But when I went to the Acts, they aren’t about helping poor families, children and elderly have greater access to the range of foods they need for good nutrition and optimal health, nor extending their limited food dollars and access to the most affordable food needed to reduce food insecurity.

Most Americans might wish they actually were addressing these issues, as these would be valuable endeavors. However, the solutions to these larger issues surrounding poverty are unlikely to be found simply in fruits and vegetables.

· Food insecurity continues to be a unconscionable growing problem in our country. Last Thanksgiving, we looked at the faces of hunger and saw that the health consequences of not having enough to eat are far-reaching. Last week, the latest government food insecurity report was released and found that the percentage of low-income households suffering “very low food security” (the new term for hunger), continues to increase, and reached 12.6% in 2005.

Yet, despite the media’s promotion of the stereotype that being poor means being fat and that they’re eating appreciably different foods from the rest of us; and that poor people most need more low-calorie, low-fat fruits and vegetables; that’s not necessarily so. [And of course, this isn't saying the poor don't also need produce like everyone, but that a range of quality foodstuffs is needed for nutrition.] For instance, while New Mexico’s Governor told the nation a few weeks ago that “we’ve tackled childhood obesity,” what wasn’t said is that this state is one of the poorest in the nation, and has the highest rates of hunger and food insecurity in the country. No poor, hungry person there would believe that higher-priced foods, and hence less, is to their benefit so they can look slim.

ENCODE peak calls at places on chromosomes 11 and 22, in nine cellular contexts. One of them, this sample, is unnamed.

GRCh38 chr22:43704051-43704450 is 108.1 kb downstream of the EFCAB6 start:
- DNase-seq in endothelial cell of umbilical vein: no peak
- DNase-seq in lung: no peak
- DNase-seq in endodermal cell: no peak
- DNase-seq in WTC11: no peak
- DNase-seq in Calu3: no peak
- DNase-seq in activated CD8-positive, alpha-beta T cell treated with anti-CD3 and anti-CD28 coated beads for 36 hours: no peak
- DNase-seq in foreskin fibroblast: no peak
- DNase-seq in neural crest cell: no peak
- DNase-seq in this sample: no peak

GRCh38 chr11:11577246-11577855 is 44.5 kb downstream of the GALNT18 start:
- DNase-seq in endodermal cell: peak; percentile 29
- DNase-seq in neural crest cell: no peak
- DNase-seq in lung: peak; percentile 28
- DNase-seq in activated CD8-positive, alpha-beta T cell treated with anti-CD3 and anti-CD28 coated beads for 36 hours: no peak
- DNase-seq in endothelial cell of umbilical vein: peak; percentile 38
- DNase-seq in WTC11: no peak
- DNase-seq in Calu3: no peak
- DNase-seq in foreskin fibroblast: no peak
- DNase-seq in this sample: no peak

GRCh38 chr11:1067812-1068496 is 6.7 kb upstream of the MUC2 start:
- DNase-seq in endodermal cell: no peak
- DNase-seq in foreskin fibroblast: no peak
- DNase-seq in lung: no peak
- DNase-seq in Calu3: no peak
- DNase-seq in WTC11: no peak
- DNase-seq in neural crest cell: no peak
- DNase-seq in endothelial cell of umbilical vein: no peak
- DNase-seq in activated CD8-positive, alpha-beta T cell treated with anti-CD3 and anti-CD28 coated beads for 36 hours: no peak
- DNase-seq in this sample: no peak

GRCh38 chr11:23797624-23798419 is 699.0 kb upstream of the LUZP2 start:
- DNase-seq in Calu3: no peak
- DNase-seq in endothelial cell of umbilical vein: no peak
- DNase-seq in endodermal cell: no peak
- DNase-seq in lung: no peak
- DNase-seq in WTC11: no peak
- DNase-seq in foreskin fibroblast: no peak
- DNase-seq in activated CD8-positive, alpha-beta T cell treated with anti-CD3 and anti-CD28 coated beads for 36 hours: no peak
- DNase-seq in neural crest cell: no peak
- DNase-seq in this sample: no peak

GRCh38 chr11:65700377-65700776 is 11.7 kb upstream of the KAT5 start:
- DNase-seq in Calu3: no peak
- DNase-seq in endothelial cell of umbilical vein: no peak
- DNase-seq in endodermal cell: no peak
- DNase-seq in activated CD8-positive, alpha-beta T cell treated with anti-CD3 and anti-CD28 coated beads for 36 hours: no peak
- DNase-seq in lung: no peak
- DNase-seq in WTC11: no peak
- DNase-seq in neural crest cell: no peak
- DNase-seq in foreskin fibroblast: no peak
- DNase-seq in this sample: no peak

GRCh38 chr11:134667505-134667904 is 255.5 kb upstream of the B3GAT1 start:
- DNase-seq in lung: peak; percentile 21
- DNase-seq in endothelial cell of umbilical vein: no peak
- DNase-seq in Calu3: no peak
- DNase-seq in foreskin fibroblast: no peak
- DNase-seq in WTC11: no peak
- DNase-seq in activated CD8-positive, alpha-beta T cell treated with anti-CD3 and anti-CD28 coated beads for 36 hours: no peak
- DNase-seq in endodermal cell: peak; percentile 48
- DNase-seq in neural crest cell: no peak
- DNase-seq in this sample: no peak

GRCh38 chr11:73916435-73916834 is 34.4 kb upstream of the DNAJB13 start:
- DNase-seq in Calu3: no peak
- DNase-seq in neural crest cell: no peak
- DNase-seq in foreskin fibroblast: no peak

· In fact, low-calorie, low-fat produce isn’t the most pressing nutritional need for significant portions of our population. As we’ve seen, a notable percentage of our senior citizens are not getting enough calories, fats and proteins, and energy-dense foods and are suffering from poor nutritional status, according to NHANES and medical studies. The medically-documented consequences include delayed wound healing, increased risks of infection, damaged heart and intestinal functions, longer hospital stays and higher rates of complications and higher mortality rates, depression, apathy, functional decline, loss of muscle strength, falls and increased fractures.

While the belief proliferates that low-fat, low-calorie foods mean healthy eating, the evidence demonstrates that it is especially ill-advised and harmful for growing children and teens. Kids trying to “eat healthy” are coming up increasingly deficient in calories and vital nutrients needed for optimum growth and development, an are developing dysfunctional eating that leave them with life-long struggles with food. Far more young people are dying from anorexia than any are from being fat.